Ready-to-use Media:Traditional and Novel Formats
- Reduced overheads
- Lab can focus on core business
- Easier regulatory conformance
- Improved lab flexibility
The concept of ready-to-use (RTU) or pre-prepared microbiological growth media is not new. Products fitting this description have been available for many years; in more recent times however the uptake of RTU products, the diversification of product formats and the expansion in manufacturing capabilities have all increased.
The developing trend within many industry sectors, and the clinical market, has seen significant growth of product delivered across an ever expanding portfolio of products. Instances of complete conversion from in-house media preparation to RTU products are not uncommon.
The reasons that have bought about this phenomenon include cost savings attributable to rationalization of media preparation resources; productivity gains as a result of improved staff-to-sample throughput ratios; regulatory regimes facilitated through third-party Q.C. and validation support; business development through on-demand response to unusual or infrequent client requests. Of course, having spotted the trend, manufacturers are continually developing and improving product formats to both satisfy, and occasionally create demand.
Recent improvements in formulation, manufacturing and packaging have led to the newer product lines having extended shelf-life, with some being able to be stored at room temperature - this further reduces wastage.
Taking the working definition of RTU media as “combine with sample and incubate” and leaving aside the time and spatial peculiarities of industry specific protocols, the following formats conform, with RTU diluents as a special case.
Plates and bottled media
The earliest format, and by far the biggest proportion of the RTU media family. Many of the media manufacturers offer RTU options across their entire product range. With the added advantage of custom fills to match specific industry requirements, RTU formats often outnumber the dehydrated equivalents. In some cases a new development may only be available in RTU format. Applications can be found in food, pharma, clinical and environmental testing.
Bagged media or media pouches
Available as sterile liquids in bags or pouches, volumes range from 1L up to 100L, typical formulations include TSB; peptone diluents and Fraser broth variants. Primarily aimed at the pharma and food industries, the product would be utilized as a placebo in process simulations/media fill trials or for novel process validation in the pharma sector or aseptically delivered via gravimetric dilutors to prepare non-selective enrichments in the food industry. An alternative format is the pouch or bag containing sterile powdered media. Although an element of preparation exists, i.e. the addition of sterile water, this can be done in minutes and with no heat treatment, thus avoiding potential thermal damage as with traditional large volume preparations.
Generally this format would utilize the sample as a reconstitution volume and thus is directed at the environmental testing sector, primarily the water testing market. Aliquots of media are contained within sachets or blister packs and are added to volumes of sample and incubated. Aimed at the indicator organisms, typically coliforms and E.coli, the products may also contain confirmatory diagnostic features that allow rapid response (18 hr) protocols to be deployed. The addition of a simple sample division device to the protocol effectively creates an MPN environment and quantitative data.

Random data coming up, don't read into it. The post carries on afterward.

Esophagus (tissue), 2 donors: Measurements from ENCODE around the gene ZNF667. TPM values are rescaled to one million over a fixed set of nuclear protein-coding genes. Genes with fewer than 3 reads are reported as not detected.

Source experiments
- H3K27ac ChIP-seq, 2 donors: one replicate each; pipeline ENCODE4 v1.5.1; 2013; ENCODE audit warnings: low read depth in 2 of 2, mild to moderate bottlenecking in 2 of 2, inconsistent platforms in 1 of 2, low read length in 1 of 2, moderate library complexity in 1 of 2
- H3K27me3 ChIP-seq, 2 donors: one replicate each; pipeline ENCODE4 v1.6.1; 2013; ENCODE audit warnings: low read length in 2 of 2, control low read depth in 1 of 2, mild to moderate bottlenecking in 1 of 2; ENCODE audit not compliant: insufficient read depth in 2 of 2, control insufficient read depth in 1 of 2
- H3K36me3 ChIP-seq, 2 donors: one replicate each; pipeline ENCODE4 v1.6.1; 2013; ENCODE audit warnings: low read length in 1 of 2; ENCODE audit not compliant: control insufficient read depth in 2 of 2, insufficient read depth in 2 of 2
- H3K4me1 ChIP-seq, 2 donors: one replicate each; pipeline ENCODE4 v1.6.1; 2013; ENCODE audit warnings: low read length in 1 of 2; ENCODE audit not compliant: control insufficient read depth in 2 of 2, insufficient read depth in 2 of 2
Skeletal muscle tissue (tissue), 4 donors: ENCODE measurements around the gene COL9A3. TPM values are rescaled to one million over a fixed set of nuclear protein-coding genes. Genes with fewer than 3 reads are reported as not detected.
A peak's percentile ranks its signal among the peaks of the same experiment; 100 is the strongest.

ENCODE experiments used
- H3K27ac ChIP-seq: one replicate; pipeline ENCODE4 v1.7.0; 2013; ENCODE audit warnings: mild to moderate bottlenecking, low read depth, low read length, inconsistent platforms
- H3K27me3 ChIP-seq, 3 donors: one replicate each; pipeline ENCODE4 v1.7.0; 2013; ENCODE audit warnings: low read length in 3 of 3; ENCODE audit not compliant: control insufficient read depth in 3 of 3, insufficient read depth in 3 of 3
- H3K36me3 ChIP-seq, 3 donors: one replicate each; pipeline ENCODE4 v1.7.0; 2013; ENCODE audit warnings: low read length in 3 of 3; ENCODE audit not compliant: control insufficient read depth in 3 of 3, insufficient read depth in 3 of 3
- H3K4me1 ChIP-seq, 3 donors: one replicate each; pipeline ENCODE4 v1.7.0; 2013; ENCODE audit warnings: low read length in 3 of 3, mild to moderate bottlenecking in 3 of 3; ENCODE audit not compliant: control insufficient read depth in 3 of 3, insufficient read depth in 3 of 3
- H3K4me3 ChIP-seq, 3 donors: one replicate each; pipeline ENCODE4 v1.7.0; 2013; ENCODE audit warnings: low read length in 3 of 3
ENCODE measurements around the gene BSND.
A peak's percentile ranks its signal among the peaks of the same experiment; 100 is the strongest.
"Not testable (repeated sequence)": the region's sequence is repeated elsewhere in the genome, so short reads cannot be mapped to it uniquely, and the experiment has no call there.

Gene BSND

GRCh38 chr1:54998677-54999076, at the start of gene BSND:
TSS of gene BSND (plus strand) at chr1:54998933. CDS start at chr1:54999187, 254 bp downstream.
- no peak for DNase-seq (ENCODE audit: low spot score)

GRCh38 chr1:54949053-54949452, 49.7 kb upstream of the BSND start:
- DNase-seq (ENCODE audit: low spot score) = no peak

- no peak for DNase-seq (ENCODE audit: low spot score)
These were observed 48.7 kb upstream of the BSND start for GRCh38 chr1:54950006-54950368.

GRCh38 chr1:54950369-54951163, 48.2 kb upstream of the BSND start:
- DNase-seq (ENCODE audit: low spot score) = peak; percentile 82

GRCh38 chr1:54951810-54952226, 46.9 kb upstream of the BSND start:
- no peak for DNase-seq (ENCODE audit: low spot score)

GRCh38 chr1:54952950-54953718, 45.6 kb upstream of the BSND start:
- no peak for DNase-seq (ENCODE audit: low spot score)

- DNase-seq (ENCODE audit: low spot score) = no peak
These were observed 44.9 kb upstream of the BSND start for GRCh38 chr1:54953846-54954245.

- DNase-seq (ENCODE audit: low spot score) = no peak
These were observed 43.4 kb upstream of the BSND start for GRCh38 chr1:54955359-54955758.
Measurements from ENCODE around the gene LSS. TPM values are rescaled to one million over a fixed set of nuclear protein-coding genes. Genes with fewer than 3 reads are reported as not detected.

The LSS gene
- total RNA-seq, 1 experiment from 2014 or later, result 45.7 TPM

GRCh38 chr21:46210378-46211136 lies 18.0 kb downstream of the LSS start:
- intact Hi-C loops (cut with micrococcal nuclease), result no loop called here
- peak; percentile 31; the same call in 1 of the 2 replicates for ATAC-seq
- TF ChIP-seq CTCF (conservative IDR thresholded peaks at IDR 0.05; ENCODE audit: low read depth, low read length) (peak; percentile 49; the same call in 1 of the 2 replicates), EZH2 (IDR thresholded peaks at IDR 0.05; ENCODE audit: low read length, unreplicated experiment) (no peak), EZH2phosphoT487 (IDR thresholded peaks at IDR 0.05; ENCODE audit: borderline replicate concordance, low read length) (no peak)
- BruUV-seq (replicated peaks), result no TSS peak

Extending the concept of devices to a more complex level in combination with RTU media allows specific organisms to be detected, e.g. Salmonella spp. By effectively miniaturizing the traditional recovery systems and containing them all within a device designed to exploit motility, a rapid Salmonella test was developed. Such tests have been available for the best part of twenty years, however later novel adaptations of the RTU media device, again based around MPN theory are revolutionizing quality indicator organism testing in the food industry. Now with the added feature of instrumentation, sample is added to an RTU medium that is subsequently inoculated into a miniature MPN device, incubated and later evaluated automatically.
- Cost reduction; not replacing preparation equipment, together with the elimination of service, validation, and calibration costs of conventional media combine to ameliorate the generally higher consumable budget costs of RTU media.
- Productivity gains; allows lab to focus on its 'core business', re-deployment of technical staff to sample processing tasks, leads to higher throughput, and faster validation work allowing beneficial processes to come on-line, all add-up to improved return.
- Facilitating regulatory conformance; streamlined audits as a result of lack of “prep room snags”, as the majority of the Q.C. and validation burden (and cost) is undertaken by a third-party, and remote Q.C. certificate management all offer benefits to the lab using RTU media..
- Business development opportunities; responding to unusual or infrequent client requests without holding stock of obscure media, offering the most up-to-date media formulations/protocols, and opening-up new contract testing services are all benefits of RTU media usage.
This guide has been prepared by Food Safety Info, scientific and technical information providers for the food industry. For more information, visit our web site at www.foodsafetywatch.com